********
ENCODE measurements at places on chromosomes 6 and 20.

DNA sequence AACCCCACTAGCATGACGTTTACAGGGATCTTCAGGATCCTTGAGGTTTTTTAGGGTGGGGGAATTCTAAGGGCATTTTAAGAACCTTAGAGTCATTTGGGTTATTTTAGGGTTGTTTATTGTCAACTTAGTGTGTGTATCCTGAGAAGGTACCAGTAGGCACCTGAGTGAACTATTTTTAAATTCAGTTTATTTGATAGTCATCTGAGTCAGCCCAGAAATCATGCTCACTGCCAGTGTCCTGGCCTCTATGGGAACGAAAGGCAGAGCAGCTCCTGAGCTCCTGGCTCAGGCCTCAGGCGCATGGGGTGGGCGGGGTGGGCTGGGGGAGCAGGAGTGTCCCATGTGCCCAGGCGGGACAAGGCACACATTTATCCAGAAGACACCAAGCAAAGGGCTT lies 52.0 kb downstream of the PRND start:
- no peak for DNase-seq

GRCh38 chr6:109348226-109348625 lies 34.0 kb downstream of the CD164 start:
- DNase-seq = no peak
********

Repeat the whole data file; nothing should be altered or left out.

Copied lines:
ENCODE measurements at places on chromosomes 6 and 20.

DNA sequence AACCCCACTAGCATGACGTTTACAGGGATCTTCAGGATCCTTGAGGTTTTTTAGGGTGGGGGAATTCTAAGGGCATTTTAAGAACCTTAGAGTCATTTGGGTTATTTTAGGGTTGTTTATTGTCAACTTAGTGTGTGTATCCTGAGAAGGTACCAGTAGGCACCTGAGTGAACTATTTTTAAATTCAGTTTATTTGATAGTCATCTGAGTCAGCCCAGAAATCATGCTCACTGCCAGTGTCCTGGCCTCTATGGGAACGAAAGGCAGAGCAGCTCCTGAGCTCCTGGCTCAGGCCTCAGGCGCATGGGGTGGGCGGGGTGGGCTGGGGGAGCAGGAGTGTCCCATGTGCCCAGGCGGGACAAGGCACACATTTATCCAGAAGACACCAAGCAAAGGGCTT lies 52.0 kb downstream of the PRND start:
- no peak for DNase-seq

GRCh38 chr6:109348226-109348625 lies 34.0 kb downstream of the CD164 start:
- DNase-seq = no peak